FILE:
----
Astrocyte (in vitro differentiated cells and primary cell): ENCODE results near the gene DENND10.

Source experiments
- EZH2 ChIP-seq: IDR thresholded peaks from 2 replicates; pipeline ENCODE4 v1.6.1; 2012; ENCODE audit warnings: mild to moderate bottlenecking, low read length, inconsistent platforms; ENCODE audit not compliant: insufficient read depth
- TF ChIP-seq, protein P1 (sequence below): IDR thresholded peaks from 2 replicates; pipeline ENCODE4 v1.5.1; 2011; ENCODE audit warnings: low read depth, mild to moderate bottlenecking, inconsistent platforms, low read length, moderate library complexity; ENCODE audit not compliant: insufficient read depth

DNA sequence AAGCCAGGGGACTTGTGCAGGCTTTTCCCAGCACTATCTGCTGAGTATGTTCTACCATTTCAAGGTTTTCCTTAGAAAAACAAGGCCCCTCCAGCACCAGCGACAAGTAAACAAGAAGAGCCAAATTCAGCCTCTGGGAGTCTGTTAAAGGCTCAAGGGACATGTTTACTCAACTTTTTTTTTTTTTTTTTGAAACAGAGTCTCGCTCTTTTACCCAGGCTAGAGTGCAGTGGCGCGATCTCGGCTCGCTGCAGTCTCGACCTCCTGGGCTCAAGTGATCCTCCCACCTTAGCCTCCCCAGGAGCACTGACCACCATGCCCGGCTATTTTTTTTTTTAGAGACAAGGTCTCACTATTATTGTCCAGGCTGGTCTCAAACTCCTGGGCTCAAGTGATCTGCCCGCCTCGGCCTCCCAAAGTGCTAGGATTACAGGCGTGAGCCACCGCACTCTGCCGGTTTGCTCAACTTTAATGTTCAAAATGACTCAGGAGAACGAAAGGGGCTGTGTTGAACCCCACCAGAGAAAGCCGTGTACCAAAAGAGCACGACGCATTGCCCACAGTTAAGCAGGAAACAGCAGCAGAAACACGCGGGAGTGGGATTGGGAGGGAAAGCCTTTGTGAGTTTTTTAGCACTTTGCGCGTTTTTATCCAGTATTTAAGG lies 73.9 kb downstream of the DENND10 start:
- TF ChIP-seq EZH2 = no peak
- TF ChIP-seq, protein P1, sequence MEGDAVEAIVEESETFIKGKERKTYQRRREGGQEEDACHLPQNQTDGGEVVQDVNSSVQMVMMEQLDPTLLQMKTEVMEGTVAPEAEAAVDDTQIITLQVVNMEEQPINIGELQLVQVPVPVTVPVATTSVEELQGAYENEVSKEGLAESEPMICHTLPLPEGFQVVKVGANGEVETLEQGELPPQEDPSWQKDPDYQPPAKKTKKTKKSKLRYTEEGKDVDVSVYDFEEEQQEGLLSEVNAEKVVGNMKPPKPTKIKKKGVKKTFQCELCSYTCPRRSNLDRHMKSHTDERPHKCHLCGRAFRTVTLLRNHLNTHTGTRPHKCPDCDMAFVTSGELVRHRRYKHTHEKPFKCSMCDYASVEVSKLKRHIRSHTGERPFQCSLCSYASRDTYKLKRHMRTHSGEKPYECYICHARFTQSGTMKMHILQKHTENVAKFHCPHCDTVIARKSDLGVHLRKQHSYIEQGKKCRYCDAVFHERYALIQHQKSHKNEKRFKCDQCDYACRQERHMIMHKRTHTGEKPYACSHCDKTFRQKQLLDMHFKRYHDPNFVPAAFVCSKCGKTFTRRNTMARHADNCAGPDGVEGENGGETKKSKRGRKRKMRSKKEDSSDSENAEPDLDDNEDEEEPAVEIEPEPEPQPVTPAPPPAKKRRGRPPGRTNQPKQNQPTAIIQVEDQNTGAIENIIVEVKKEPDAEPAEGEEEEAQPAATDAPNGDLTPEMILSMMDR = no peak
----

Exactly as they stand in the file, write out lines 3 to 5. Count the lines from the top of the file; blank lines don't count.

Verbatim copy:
- EZH2 ChIP-seq: IDR thresholded peaks from 2 replicates; pipeline ENCODE4 v1.6.1; 2012; ENCODE audit warnings: mild to moderate bottlenecking, low read length, inconsistent platforms; ENCODE audit not compliant: insufficient read depth
- TF ChIP-seq, protein P1 (sequence below): IDR thresholded peaks from 2 replicates; pipeline ENCODE4 v1.5.1; 2011; ENCODE audit warnings: low read depth, mild to moderate bottlenecking, inconsistent platforms, low read length, moderate library complexity; ENCODE audit not compliant: insufficient read depth

DNA sequence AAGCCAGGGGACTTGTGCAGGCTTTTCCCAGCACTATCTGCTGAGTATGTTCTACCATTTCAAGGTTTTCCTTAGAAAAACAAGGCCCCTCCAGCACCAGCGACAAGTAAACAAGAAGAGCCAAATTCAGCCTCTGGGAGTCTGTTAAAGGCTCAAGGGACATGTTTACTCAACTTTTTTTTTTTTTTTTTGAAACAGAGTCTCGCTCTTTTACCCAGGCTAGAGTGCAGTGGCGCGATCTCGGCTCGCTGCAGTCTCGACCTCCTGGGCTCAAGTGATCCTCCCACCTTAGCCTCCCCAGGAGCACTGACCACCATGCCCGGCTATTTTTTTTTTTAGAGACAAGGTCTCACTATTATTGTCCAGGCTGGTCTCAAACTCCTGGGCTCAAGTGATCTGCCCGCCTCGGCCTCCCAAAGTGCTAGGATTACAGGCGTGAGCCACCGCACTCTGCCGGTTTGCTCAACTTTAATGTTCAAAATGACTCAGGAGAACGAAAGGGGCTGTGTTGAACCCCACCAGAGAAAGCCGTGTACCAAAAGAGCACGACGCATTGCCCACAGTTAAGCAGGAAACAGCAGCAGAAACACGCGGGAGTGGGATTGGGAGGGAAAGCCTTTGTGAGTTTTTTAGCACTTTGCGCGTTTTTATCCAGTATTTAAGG lies 73.9 kb downstream of the DENND10 start: